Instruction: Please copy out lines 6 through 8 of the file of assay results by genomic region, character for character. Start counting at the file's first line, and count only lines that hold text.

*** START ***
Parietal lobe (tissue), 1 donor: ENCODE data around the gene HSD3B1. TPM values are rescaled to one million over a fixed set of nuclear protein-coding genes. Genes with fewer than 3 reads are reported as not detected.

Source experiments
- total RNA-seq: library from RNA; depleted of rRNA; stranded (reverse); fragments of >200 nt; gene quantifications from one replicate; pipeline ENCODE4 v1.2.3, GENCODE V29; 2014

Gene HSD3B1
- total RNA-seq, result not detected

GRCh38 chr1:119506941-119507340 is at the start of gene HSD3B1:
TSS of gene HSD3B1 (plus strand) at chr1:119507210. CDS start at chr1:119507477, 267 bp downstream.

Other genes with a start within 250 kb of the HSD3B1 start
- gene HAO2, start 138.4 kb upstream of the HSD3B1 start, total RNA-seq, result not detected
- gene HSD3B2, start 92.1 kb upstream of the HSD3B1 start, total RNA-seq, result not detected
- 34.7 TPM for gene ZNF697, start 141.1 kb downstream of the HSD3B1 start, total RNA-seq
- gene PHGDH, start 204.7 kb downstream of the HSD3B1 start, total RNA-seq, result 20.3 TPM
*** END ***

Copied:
GRCh38 chr1:119506941-119507340 is at the start of gene HSD3B1:
TSS of gene HSD3B1 (plus strand) at chr1:119507210. CDS start at chr1:119507477, 267 bp downstream.

Other genes with a start within 250 kb of the HSD3B1 start